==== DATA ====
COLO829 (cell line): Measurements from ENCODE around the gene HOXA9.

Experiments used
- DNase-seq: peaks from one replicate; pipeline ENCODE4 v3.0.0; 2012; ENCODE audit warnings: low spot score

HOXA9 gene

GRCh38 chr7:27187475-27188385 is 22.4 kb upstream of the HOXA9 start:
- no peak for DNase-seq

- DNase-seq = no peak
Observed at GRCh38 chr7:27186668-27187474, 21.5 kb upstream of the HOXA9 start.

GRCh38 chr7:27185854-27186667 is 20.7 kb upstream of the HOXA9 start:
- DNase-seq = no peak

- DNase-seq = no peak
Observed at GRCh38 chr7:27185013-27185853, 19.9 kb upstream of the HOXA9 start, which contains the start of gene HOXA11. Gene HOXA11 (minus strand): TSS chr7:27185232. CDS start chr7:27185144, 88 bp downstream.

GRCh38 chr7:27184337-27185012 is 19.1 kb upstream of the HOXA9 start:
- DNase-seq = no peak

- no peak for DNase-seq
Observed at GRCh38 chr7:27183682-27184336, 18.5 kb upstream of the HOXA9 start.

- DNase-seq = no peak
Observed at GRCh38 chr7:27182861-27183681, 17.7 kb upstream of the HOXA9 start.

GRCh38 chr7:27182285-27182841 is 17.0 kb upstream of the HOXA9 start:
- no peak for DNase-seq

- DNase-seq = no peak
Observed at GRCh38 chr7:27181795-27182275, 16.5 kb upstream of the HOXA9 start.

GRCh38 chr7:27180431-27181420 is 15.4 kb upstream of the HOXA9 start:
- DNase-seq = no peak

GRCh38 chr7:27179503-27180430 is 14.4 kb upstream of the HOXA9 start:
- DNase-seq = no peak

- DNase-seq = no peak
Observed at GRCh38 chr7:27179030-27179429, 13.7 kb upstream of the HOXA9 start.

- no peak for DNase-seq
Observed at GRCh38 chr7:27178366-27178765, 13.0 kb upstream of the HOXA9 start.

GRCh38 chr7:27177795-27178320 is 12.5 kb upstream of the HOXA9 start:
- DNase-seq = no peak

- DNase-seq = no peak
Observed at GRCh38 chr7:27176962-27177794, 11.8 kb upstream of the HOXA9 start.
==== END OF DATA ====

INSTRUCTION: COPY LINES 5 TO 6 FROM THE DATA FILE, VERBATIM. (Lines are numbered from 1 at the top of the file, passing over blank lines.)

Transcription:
GRCh38 chr7:27187475-27188385 is 22.4 kb upstream of the HOXA9 start:
- no peak for DNase-seq